Target group and sampling (sample size and site of study)

The target group was Bahraini nationals aged 20 years and above attending primary health care centres. Assuming a prevalence rate of 5% ± 2% and a population of 340 000 with a confidence level of 95%, the sample size was 455 (EpiInfo software statistical programme) [1,3,10]. Since the expected response rate was 80%, 573 subjects were selected from the population attending four health centres for any problem. The four health centres (Region 1: Sh. Salman health centre, Region 2: Naim health centre, Region 3: JidHafs health centre, Region 4: Sitra health centre) are scattered geographically throughout Bahrain, each serving a population of more than 30 000 [23].

Data collected

Data collected were: age, sex, personal past history of diabetes mellitus (first and second degree only) and hypertension, weight and height to calculate the body mass index (BMI), blood pressure (BP) measurement (using standard mercury sphygmomanometers) [1], and estimation of blood glucose levels 2 hours after a 75 g oral glucose tolerance test (OGTT) in non-diabetic subjects. The medical records of all subjects were also inspected in addition to those of non-respondents [10]. Hypertension was defined and classified according to the old as well as the new classifications, that is, a systolic BP 160 mmHg or over, or a diastolic pressure of 95 mmHg or over in the old classification, and a systolic of 140 mmHg or over, or a diastolic of 90 mmHg or over according to the new criteria [22].

Technique and criteria for diagnosis

A computer-generated simple random list was used [1,3],10]. Subjects were interviewed the same day of selection. A blood test was done the following day following an overnight fast. The measurement used was the capillary blood glucose concentration in the morning, two hours after subjecting the cases to an oral glucose tolerance test with a 75 g oral glucose (dextrose monohydrate) load. Subjects known to have diabetes prior to the survey were exempted from the blood testing. Reflolux (Boehringer Mannheim) meters were used to estimate the blood glucose levels [1]. WHO criteria were used to classify the subjects. Diabetes was diagnosed when the blood glucose level was ³20 mg/dl (11.1 mmol/l), and IGT when the level was ³140 mg/dl (7.8 mmol/l) and<200 mg/dl (11.1 mmol/l) [3,5,7,8,10,15,23]. Non-respondent were re-invited once by telephone. The demographic data of the defaulters were kept for further evaluation.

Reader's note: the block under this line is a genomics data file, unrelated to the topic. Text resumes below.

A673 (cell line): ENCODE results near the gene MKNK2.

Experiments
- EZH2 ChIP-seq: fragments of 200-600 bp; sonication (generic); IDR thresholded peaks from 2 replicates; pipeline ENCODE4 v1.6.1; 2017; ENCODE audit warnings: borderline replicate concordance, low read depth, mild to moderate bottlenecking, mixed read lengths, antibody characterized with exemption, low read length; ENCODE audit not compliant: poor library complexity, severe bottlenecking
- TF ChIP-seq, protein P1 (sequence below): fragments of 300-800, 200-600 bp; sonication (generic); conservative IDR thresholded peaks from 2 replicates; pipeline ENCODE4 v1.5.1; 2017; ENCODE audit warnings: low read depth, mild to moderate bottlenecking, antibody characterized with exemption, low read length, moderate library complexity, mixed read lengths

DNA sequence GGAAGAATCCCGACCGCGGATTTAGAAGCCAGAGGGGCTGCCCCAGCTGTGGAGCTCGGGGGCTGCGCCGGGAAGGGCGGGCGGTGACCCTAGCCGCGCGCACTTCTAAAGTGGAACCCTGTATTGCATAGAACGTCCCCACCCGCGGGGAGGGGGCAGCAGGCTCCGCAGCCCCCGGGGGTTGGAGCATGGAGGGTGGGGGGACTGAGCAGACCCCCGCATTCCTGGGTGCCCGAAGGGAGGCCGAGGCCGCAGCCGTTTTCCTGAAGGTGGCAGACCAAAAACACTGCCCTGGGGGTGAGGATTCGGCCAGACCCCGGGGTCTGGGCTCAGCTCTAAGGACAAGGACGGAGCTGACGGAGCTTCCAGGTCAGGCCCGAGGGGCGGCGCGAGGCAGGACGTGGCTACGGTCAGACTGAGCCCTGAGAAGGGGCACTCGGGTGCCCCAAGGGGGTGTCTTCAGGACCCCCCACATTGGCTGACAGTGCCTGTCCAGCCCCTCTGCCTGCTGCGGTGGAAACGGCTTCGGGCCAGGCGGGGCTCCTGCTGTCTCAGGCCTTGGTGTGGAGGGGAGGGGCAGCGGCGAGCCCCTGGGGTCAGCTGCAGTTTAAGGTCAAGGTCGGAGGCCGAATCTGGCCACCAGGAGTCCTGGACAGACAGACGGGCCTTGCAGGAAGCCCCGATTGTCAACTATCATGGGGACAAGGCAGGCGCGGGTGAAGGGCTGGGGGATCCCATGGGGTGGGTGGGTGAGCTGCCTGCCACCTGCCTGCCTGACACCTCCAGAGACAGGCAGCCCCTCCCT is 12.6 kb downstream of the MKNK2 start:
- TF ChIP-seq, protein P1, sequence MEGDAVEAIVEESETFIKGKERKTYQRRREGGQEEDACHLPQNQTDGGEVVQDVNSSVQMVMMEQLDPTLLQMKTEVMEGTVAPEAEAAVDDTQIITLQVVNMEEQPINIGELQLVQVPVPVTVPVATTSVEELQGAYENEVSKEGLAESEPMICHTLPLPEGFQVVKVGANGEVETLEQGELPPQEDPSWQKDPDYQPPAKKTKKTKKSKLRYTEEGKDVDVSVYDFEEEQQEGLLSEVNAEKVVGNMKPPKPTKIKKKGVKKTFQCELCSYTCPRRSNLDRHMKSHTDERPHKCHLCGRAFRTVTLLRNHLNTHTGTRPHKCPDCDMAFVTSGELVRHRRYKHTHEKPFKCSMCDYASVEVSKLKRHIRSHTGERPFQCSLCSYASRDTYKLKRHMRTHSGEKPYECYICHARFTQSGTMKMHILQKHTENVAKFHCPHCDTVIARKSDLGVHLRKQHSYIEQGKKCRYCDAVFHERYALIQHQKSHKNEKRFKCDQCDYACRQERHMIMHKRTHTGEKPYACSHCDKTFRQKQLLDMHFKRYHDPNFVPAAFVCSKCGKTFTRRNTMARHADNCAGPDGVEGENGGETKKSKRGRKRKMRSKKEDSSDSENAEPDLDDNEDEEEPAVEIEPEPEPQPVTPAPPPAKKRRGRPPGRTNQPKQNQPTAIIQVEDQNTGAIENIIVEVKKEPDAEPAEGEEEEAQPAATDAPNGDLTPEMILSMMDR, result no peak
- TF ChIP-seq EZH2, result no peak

Of the 573 subjects selected, 498  (86.9%) completed the study. The 2-hour post-75 g oral glucose blood sugar was estimated. Diabetes mellitus was defined according to the WHO criteria or if the person had a previous history of diabetes.

The age and sex distribution of all subjects including the non-respondents, are shown in Table 1. The age range was between 20 and 90 years with a mean of 43.9 ± 15.3 (s); for men it was 44.9 ± 17.3 (s)  and women 43.2 ± 14.1 (s). The non- respondents were mostly from the younger age group. The ratios of female to male were 1.7:1 and 1.8:1 in all subjects selected and diabetic subjects, respectively.

The number of diabetic subjects and rates of diabetes and IGT among different age groups and gender is shown in Table 2. The prevalence rate of known diabetes (previously diagnosed) was found to be 17.3% (95% CI, 13.9%-20.6%), males 18.4%, females 16.7%. The prevalence rate of unknown diabetes (newly diagnosed) was 8.2% (95% CI, 6.0%-11%), males 8%, females 8.3%; making the total rate of diabetes 25.5% (95% CI, 21.7%-29.3%), males 26.4%, females 25%. The prevalence rate of IGT was 14.7% (95% CI, 11.6%-17.8%), males 10.9%, females 12.7%.

There was a variation in prevalence rates among different regions in the previously diagnosed diabetes, while the difference in the rate disappeared in the newly detected diabetics and was small in subjects with IGT (Table 3).

Considering people aged 30 years and above alone, the prevalence rate of previously diagnosed diabetes was 21.1% (95% CI, 17.1%-25.1%), and for newly detected diabetes 8.5% (95% CI, 6.0%-11.7%), with a further 14.8% prevalence (95% CI, 11.3%-18.3%) for IGT.